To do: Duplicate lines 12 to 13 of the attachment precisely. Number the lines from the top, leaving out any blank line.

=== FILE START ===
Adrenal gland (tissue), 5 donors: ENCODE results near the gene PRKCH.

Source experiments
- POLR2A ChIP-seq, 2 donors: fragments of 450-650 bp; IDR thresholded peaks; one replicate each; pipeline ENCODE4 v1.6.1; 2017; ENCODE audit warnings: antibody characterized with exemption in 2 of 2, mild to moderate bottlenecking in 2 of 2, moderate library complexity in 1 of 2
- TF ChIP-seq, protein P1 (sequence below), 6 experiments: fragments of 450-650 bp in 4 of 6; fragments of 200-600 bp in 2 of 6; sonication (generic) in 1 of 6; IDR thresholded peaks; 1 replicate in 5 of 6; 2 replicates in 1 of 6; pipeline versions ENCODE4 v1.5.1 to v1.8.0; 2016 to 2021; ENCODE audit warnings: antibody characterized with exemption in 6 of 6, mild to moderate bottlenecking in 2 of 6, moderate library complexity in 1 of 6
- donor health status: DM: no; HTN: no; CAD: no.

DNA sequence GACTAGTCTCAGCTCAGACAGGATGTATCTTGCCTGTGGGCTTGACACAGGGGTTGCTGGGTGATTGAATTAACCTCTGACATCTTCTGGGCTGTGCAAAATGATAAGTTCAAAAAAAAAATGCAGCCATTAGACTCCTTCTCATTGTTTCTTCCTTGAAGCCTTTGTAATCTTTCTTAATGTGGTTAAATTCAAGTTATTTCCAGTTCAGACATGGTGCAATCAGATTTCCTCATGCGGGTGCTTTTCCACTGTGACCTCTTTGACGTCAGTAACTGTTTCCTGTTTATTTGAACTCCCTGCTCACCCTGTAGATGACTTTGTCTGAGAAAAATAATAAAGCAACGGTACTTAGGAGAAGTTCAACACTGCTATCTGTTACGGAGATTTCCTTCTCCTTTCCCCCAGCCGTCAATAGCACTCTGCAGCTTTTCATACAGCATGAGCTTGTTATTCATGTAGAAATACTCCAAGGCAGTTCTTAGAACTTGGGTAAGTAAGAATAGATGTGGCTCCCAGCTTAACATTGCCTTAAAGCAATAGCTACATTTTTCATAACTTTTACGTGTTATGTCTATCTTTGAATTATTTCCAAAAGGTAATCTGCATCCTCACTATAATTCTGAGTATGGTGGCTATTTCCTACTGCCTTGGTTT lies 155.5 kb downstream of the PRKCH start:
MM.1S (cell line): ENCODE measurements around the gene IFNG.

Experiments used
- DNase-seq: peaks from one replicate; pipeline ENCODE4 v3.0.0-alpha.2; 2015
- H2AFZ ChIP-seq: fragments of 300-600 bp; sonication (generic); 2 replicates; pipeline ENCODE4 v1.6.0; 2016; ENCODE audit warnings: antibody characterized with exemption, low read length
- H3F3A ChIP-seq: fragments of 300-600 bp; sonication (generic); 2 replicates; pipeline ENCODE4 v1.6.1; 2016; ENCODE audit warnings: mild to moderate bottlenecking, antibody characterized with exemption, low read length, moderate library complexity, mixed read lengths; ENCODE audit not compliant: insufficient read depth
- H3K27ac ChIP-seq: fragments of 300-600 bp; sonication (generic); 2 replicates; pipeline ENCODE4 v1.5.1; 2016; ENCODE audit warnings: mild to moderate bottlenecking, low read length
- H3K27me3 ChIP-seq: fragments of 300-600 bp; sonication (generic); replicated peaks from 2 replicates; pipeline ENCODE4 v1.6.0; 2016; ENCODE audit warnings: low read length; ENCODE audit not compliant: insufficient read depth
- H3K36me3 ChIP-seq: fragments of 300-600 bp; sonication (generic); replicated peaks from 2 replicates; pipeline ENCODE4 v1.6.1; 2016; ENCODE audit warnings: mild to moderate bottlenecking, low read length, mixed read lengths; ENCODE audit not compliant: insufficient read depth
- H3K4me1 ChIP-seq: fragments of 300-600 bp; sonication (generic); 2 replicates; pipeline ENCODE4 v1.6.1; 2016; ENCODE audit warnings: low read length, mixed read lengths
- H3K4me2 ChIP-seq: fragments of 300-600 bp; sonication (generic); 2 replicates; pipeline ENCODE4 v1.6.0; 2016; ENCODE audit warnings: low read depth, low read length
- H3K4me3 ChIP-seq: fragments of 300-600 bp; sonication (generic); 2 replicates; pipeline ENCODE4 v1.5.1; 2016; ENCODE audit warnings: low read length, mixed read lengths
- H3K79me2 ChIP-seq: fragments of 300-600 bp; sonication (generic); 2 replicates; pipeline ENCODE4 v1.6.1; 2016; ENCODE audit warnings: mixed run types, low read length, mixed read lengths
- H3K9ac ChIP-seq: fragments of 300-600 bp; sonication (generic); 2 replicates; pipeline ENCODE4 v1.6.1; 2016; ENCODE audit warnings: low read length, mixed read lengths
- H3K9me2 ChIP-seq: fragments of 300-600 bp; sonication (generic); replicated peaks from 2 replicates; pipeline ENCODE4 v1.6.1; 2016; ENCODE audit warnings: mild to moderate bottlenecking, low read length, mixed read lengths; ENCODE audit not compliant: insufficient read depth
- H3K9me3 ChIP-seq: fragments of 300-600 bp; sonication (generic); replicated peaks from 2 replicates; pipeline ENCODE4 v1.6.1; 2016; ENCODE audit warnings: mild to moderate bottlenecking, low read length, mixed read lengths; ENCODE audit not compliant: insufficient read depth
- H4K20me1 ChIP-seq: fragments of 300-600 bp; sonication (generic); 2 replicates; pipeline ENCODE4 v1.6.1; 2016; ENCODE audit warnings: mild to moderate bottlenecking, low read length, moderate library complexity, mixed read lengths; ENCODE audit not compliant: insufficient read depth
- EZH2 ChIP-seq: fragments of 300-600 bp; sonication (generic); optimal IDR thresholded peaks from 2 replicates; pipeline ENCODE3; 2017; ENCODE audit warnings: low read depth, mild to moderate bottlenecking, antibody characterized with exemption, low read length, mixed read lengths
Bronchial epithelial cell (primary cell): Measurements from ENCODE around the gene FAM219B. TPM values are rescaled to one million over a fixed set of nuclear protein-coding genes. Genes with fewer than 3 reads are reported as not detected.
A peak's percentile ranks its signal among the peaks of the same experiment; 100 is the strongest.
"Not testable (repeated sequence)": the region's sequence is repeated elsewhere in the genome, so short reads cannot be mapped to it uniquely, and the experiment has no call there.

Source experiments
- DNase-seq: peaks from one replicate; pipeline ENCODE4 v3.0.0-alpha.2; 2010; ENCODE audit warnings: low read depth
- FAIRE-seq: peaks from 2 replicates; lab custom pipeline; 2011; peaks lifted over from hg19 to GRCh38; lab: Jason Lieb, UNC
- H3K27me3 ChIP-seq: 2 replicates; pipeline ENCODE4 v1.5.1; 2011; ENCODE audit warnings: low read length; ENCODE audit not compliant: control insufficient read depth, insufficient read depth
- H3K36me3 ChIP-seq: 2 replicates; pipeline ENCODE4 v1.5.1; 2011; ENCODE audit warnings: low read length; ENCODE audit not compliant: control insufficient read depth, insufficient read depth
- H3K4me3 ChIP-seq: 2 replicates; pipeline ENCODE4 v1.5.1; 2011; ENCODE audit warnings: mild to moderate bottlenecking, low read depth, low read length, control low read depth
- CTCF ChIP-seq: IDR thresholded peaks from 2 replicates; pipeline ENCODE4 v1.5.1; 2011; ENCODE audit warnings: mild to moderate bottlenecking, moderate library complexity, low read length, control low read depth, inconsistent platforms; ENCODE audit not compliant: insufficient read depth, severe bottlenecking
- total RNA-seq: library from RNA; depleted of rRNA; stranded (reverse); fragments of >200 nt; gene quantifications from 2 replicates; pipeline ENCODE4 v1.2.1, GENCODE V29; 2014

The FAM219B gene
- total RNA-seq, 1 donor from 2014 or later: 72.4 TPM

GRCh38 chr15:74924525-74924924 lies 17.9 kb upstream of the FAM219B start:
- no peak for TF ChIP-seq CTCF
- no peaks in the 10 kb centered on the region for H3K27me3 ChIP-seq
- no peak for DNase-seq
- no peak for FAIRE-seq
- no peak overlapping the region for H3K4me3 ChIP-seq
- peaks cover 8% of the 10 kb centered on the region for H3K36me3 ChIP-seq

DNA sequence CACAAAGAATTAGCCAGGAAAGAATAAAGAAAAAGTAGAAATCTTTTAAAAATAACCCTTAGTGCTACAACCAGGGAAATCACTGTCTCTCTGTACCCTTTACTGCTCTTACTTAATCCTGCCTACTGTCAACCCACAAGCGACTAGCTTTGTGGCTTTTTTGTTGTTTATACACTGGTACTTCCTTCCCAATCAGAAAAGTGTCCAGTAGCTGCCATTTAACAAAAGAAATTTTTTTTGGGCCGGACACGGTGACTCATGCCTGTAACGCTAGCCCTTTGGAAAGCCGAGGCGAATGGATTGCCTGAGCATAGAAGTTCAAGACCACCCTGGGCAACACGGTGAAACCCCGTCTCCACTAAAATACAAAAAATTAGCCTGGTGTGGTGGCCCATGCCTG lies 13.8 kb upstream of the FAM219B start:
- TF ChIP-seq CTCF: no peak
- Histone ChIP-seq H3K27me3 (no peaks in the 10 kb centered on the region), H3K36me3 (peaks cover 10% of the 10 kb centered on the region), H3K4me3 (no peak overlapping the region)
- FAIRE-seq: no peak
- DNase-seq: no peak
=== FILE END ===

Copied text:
- H3K27ac ChIP-seq: fragments of 300-600 bp; sonication (generic); 2 replicates; pipeline ENCODE4 v1.5.1; 2016; ENCODE audit warnings: mild to moderate bottlenecking, low read length
- H3K27me3 ChIP-seq: fragments of 300-600 bp; sonication (generic); replicated peaks from 2 replicates; pipeline ENCODE4 v1.6.0; 2016; ENCODE audit warnings: low read length; ENCODE audit not compliant: insufficient read depth